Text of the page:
• Wednesday, July 03, 2024 10:44 AM | Anonymous

    by Dr. Delton Gordon, Arkansas Tech University

    Lately, I have pondered the distinguishable moments in my lifetime, both personally and professionally. While there have been memorable moments, like marrying the love of my life, being present for the birth of my son, graduating with my PhD., or getting my first Senior Housing Officer role, my life can easily be divided into Delton before turkeys and Delton after turkeys. 

    We started our flock of chickens shortly after moving to Arkansas. My wife, Sarah, had always dreamed of having chickens so she could name them after Disney Princesses. I quickly went about researching and building a chicken coop as well as adding a run so the newest members of our family could get about safely. Sarah took online classes to understand chickens and the care. It became a passion to understand these simple, but fascinating animals. It was important to get breeds that laid beautifully colored eggs or the birds themselves had unique traits. If you are aware of chicken math, you’ll understand, but quickly eight birds turned into fifteen. After the first year passed and we had fallen in love with the descendants of dinosaurs, we decided to “order” a few birds from an online breeder. This was a whole new level of obsession, allowing us to choose one or two of each breed, a plethora of procurement options were now available to us.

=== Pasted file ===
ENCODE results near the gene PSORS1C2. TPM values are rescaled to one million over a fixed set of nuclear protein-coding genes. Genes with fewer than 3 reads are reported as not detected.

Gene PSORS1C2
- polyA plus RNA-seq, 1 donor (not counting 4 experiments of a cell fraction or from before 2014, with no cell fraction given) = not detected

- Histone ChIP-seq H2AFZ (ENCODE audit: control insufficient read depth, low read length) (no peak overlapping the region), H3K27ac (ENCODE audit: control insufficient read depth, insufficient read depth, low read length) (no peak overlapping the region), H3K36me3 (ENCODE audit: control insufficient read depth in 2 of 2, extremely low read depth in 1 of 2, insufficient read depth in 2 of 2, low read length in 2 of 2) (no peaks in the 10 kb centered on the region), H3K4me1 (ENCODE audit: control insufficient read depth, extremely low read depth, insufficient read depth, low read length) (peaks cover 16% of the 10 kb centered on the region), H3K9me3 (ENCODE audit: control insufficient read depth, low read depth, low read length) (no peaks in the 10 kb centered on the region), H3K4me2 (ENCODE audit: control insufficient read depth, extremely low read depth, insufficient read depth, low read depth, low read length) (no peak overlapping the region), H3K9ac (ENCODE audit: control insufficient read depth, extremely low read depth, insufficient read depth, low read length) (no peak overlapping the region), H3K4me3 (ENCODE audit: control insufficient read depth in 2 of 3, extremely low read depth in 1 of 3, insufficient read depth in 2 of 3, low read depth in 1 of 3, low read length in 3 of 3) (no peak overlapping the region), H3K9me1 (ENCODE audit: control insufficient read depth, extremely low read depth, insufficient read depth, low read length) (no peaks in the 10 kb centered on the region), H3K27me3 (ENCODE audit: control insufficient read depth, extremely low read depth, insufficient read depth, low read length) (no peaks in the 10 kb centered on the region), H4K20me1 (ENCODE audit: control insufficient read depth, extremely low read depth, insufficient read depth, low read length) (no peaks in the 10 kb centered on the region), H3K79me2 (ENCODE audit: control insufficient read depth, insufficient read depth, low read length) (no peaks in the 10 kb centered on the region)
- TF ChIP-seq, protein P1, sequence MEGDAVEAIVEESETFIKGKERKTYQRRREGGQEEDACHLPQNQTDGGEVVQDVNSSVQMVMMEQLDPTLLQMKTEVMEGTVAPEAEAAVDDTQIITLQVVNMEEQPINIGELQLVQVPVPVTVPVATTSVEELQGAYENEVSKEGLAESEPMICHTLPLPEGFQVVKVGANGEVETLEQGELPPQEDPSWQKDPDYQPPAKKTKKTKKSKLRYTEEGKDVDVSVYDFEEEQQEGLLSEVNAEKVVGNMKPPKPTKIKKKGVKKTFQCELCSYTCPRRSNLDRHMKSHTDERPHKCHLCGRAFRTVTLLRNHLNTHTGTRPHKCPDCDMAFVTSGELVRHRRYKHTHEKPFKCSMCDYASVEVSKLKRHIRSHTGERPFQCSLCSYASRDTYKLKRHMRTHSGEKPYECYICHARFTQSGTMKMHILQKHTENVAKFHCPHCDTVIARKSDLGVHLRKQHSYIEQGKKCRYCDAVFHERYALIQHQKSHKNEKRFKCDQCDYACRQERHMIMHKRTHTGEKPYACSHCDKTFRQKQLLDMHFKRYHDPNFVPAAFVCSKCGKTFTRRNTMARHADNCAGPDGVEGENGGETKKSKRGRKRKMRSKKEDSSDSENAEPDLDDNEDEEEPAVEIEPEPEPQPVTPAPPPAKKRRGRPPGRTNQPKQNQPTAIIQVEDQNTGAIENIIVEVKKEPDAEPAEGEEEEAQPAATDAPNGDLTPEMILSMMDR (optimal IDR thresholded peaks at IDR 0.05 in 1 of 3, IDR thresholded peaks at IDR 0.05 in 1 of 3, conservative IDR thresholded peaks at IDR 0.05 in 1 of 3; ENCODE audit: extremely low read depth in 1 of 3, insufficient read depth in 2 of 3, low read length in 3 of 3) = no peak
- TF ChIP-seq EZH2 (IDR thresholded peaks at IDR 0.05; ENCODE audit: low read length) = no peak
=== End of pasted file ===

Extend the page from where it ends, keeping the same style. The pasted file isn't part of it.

Farming and ranching were quite prominent in my genealogy research, with my fifth great grandfather and his brothers settling the lands of Effingham County, Illinois with their hogs. They are noted in the History of Effingham County Illinois (1883, Perrin, W.H.). They were quite the nuisance as they herded their swine through other settlers’ property. I suppose that is why fences became popular. Thus, the desire to raise and care for animals runs strong though my heritage.

    However, while chickens were certainly the starting point, I ultimately fell in love with raising turkeys. On a whim, I decided to order one turkey to surprise the family. It was a heritage breed, Bourbon Red Turkey. Most larger breed chickens are easily distinguishable at birth what sex they are, however Turkeys are much more difficult. So, it would be months before we knew if it was a jake (male) or a jenny (female).  Thus, making naming of our turkey a little challenging. After a few months go along, we realized our turkey was a hen, and thus Thursday was christened. I’m here to tell you, that’s when I knew my life would change.

    Turkeys are inquisitive, curious, and quite social. Thursday is no exception; she absolutely loves people…maybe more than her fellow turkeys (definitely more than ducks)! There are lots of moments in life where we can look back and say, my life was different before…this job, this person, this pet, this trip…but I am here to tell you, I can easily say, my life with turkeys (especially Thursday) is a clear dividing line. I challenge you to think about your life’s dividing line…what are things/people/places that you can distinguish a clear before and after?  

  • Tuesday, June 18, 2024 11:12 AM | Anonymous